The first time I had Osso Buco, a.k.a. Osso Bucco, it was a love at first sight. We stumbled upon a fancy old Italian restaurant while trying to find a place to eat in downtown Hartford, CT one winter night, before GPS or the Yelp era. We were famished and while we were a little conscientious about being underdressed, the host sat us down without hesitation. I think he sensed how hungry and weary we looked. Here is Osso Buco Under an Hour
The first item that jumped out of the menu was “Osso Buco“. It was served with Parmesan Mushroom Risotto and it sounded comforting on that cold wintry night. I never made Osso Buco before because I can be an impatient cook sometimes. To achieve the ‘fall-off-the-bone-tender’ meat, it consists of a few steps. It requires a heavy dutch oven for browning, and braising it in the oven for hours. Then, making the sauce and gremolata, if you desire. While I love the taste of slowly braised meats, I rather eat it in restaurants since it requires me to do just one thing. Ordering it.
And oh, boy. Was I glad I did because it was one of the best restaurant experiences I had. The meat was so flavorful, tender, and seasoned really well. I got inspired after that meal that I got industrious and made it at home a few times afterwards. And as expected, the process was laborious and exhausting. The result was great but it took too long and I needed to make two batches to make enough to feed a hungry family of four. Needless to say, it’s one of my favorite dishes to eat but the least favorite to make. Until now.
What is Osso Buco?
Osso Buco, originally spelled “ossobuco” in Italian, is translated as “Bone” “Hole.” The “bone” is a shank bone with meat around a “hole” filled with marrow. The original dish is a Milanese speciality of a braised veal shank with vegetables, white wine and broth. It is often garnished with gremolata and traditionally served with risotto. The modern version of Osso Buco is made with tomatoes, carrots, celery and onions.
Traditionally, veal shank is used for Osso Buco but since we don’t eat veal, I use the “Soup Bones” that are basically the same cut of the beef shank bone but from an older cow. It’s also cheaper and readily available from my local farmer. When I buy bones for making bone broth, I always buy knuckle bones for collagen and soup bones for the marrow and to add meat flavor to the broth. And now that I have the Instant Pot, I make Osso Buco with the soup bones. Just like Boeuf Bourguignon, the slow braising part is done in less than an hour in the Instant Pot. And the flavor is intense since no liquid or steam escapes so all the flavor stays in the pot while cooking under pressure.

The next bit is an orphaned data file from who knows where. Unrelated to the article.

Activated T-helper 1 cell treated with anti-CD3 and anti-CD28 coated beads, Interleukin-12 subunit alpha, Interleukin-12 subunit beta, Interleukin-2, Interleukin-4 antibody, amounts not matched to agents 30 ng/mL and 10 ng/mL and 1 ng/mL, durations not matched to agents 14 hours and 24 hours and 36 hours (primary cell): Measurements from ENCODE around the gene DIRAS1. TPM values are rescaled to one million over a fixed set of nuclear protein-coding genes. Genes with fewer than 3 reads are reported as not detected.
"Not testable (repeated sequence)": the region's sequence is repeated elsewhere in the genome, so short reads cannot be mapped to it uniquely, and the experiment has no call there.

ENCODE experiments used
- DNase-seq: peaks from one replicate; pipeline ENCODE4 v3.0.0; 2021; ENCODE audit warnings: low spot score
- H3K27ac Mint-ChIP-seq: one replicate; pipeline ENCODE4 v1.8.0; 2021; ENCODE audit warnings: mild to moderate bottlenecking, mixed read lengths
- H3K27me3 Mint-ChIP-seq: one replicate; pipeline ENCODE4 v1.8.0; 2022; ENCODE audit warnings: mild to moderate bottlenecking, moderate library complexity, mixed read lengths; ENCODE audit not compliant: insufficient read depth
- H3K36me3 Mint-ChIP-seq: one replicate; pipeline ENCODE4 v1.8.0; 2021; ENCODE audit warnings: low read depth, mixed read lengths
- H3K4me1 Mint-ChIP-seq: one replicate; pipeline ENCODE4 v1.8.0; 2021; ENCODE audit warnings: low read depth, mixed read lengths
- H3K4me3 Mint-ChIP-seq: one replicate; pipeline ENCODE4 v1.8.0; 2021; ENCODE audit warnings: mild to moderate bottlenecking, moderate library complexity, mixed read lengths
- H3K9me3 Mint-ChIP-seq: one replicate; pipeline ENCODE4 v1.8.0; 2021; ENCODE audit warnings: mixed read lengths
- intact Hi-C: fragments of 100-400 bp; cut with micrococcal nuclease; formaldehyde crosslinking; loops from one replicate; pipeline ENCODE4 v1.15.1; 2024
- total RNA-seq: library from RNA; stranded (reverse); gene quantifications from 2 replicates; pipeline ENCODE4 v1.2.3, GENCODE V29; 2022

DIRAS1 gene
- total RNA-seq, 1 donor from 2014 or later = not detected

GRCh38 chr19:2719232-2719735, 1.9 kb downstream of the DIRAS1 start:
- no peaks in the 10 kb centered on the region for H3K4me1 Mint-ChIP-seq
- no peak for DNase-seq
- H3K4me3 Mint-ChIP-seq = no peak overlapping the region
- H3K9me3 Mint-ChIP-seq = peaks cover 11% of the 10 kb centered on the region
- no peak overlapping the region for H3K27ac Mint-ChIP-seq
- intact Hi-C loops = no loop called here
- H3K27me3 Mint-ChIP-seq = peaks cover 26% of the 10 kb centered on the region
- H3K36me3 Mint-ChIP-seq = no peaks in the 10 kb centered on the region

Here is my tried and true Osso Buco recipe adapted from Giada de Laurentiis.
Osso Buco Under an Hour
- 1 sprig fresh rosemary
- 1 sprig fresh thyme
- 1 dry bay leaf
- 2 whole cloves
- 3 whole soup bone shanks trimmed
- Sea salt and freshly ground black pepper
- All purpose flour or gluten free flour for dredging
- 1/2 cup avocado oil
- 1 small onion diced into 1/2-inch cubes
- 1 small carrot diced into 1/2-inch cubes
- 1 stalk celery diced into 1/2 inch cubes
- 1 tablespoon tomato paste
- 1 cup dry white wine
- 2 cups chicken stock
- 3 tablespoons fresh flat-leaf Italian parsley chopped
- 1 tablespoon lemon zest
Place the rosemary, thyme, bay leaf and cloves into cheesecloth and secure with twine. This will be your bouquet garni.
Pat dry the soup bones with paper towels to remove any excess moisture. The shanks will brown better when they are dry.
Tie the meat to the bone with kitchen twine.
Season each shank with salt and freshly ground pepper and dredge the shanks in flour, shaking off excess.
Put Instant Pot on "Saute" and heat avocado oil.
Add tied shanks to the hot and brown all sides, about 3 minutes per side.
Remove browned shanks and reserve.
In the same pot, add the onion, carrot and celery. Season with salt.
Saute until soft and translucent, about 3 minutes.
Add the tomato paste and mix well.
Return browned shanks to the pot and add the white wine and reduce liquid by half, about 5 minutes.
Add the bouquet garni and 2 cups of the chicken stock or broth.
Close the lid tightly and close the vent.
Press "Manual" and set the timer to 45 minutes.
When the timer goes off, let the pressure release naturally.
Carefully remove the cooked shanks from the pot and put them on a serving platter. Cut off the kitchen twine and discard.
Remove and discard bouquet garni from the pot.
Pour all the juices and sauce from the pot over the shanks.
Garnish with chopped parsley and lemon zest.